The Twelfth Sunday after Pentecost
31 August 2014
A Sermon Preached by the Rev’d Dr Philip H. Towner
In the name of the Father, the Son and the Holy Ghost. Amen.
Each section of the Gospels read in worship, or many parts of Scripture for that matter, contains treasures that have traveled through the centuries and become fixtures in our own common speech—words that are well known and often thought of. At least in the case of today’s Gospel text, this is surely the case when it comes to that image of taking up one’s own cross—the qualification of the true disciple. Of course the rather bland ways it appears in our common speech, where “the cross I bear” refers to an incompetent bridge partner, or taking out the trash, makes one question how well the saying has traveled: all the more reason to reflect on it again. There are probably ways to read today’s larger Gospel text which force the eye to settle on some other less troublesome element. But if one wants to explore this story’s highpoint, its main point, the cross cannot be avoided. The rest of the details only make sense when the cross has been taken up. So, what does it mean, “to take up one’s cross”?
To get the atmosphere right, we have to recap some of the highs and lows of St. Peter in the story told by the Gospel writers. For those who think the Gospel writers were all somber theology and no play, a close reading of Matthew and Mark and their depiction of Peter could change their mind—in the long memory of these two writers especially there were some dominant impressions of Peter, which when strung together long after the events, to form the Gospel narrative, put him in a rather compromised, embarrassing position. Just before our Gospel lesson, Peter reached what might have been his absolute high point as a disciple. When Jesus directed the popular question about the identity of the Son of Man to the disciples—But who do YOU say that I am?—it is Simon Peter’s answer that is remembered, as he is made to announce singlehandedly: “You are the Christ (Messiah), the Son of the living God.” And what follows in Matthew’s version of the story is Jesus’ exalted affirmation of Peter, recipient of revelation, the rock upon which the church would be built. Not a bad letter of reference for one who would become the first Pope. But immediately following this bit of celebration, after instructing them not to tell a soul that he is the Messiah, Jesus begins to unpack for them the true meaning of Messiahship, and we enter today’s text.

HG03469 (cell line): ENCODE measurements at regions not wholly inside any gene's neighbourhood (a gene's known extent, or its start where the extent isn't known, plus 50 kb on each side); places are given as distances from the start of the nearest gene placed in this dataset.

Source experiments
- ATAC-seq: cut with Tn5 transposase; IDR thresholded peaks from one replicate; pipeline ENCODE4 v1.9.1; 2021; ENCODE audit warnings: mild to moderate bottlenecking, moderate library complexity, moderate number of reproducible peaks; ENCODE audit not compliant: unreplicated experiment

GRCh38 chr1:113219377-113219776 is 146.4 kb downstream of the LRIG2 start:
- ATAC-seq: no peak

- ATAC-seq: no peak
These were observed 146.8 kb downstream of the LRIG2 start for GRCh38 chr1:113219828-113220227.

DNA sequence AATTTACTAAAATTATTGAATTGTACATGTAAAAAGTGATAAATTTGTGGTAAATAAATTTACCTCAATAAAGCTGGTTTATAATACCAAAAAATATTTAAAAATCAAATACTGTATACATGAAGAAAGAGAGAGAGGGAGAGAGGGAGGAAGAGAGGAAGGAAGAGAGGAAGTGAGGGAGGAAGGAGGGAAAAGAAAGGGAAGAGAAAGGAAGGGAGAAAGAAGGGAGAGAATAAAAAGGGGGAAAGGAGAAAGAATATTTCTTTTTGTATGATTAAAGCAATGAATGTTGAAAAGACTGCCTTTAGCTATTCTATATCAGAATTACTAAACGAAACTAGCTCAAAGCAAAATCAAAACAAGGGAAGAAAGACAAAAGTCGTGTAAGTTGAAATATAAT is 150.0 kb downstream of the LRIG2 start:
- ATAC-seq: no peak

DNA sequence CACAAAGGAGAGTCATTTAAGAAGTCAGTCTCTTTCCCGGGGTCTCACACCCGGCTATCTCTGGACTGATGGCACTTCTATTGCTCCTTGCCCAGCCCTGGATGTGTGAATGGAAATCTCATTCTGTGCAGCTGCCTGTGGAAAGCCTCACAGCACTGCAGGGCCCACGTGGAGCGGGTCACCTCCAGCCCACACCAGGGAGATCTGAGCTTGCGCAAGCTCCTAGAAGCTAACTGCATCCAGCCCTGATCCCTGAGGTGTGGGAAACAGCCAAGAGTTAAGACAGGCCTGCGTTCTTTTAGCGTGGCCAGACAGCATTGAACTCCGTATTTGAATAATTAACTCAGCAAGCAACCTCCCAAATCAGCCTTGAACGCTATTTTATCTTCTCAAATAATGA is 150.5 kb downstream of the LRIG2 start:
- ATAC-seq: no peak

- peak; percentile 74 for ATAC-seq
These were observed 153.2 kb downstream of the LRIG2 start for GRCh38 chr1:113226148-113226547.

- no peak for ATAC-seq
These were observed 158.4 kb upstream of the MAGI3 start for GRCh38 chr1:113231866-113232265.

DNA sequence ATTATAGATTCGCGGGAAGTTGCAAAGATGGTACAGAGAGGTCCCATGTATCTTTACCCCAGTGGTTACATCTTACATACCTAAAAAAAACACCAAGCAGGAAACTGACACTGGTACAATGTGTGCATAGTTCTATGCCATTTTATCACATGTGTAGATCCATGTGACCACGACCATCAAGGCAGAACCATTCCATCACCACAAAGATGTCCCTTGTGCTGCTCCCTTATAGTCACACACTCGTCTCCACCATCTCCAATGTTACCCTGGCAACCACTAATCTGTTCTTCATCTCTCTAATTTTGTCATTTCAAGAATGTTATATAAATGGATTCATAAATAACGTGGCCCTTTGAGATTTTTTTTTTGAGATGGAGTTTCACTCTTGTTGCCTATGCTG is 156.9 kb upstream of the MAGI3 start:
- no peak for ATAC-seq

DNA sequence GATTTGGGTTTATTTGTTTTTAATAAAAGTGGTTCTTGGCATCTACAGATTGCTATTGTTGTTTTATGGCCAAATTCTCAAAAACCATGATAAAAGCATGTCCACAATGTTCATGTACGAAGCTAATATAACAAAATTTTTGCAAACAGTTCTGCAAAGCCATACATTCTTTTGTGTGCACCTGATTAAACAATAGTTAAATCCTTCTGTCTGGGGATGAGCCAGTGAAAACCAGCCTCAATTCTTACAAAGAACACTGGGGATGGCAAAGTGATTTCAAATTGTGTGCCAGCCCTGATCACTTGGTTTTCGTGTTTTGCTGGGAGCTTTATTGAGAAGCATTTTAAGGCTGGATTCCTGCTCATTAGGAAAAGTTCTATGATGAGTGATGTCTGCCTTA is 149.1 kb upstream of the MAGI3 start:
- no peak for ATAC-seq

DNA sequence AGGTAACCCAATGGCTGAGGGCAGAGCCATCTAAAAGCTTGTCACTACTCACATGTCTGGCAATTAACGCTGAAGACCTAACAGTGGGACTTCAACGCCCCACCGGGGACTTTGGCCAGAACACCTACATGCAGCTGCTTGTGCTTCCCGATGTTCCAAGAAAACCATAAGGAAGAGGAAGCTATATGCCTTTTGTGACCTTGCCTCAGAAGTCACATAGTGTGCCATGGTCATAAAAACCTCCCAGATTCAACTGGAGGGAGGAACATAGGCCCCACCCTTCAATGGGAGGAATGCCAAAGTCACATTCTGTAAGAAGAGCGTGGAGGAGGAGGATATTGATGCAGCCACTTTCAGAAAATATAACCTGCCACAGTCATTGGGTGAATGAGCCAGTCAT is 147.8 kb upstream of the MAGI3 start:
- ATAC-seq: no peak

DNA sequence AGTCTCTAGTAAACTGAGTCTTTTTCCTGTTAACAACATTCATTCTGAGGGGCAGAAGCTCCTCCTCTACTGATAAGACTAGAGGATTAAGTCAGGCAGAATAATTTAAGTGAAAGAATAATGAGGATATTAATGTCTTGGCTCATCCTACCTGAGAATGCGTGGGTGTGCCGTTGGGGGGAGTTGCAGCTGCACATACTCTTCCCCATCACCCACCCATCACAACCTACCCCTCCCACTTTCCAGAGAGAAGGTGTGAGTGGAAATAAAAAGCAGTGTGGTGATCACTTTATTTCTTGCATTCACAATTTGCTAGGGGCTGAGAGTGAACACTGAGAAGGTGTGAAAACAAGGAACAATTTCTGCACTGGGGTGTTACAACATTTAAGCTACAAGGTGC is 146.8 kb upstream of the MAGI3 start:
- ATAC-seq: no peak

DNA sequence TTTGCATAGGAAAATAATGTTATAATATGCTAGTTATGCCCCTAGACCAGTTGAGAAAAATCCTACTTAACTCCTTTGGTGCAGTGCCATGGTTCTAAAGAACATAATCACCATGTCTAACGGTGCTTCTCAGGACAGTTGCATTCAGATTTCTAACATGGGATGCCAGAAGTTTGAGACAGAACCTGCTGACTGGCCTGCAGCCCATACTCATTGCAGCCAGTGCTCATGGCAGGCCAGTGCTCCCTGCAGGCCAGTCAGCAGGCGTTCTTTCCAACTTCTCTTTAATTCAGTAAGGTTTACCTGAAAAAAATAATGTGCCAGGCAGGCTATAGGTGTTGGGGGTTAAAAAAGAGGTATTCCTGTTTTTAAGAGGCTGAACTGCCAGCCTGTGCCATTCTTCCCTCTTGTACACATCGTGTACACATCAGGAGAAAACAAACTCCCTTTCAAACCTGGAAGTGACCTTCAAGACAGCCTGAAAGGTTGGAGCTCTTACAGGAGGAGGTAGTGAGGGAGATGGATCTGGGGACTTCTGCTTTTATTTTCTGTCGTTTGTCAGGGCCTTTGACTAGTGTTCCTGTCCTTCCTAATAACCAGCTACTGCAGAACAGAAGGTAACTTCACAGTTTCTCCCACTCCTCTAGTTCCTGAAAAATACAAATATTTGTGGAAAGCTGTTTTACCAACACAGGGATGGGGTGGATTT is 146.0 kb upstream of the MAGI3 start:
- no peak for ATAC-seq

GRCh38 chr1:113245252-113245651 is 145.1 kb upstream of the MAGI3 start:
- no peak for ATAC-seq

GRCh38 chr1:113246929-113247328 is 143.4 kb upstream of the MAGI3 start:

The language makes several things clear. This is an event in which Jesus is opening up for them something they had never imagined. Jesus undoubtedly went to Isaiah and the Psalms to construct for them something completely outside of their purview—that the Messiah of God would suffer, die, and be raised again to life. And this literally appalled them. And just as appalling would have been the notion that this was in some way God’s will—which is precisely the implication of that little word “must.”
It’s as if Peter has assumed the role of the director of a play and Jesus, after mentioning Jerusalem, has gone completely off script, and even that brief reference to resurrection cannot rescue the matter for Peter. He takes Jesus aside to reprove him—an amazing act for one who has just confessed Jesus to be the Messiah and here calls him “Lord.” What our text translates as “God forbid” is really an abbreviation of “May God be gracious to you,” but in context has the sense of: “No, no, no Jesus…you’ve got it all wrong.” And as Jesus responds, Peter the Rock becomes Peter the Satan. And all who would be disciples are told to deny themselves and take up the cross. What does it mean to take up one’s cross?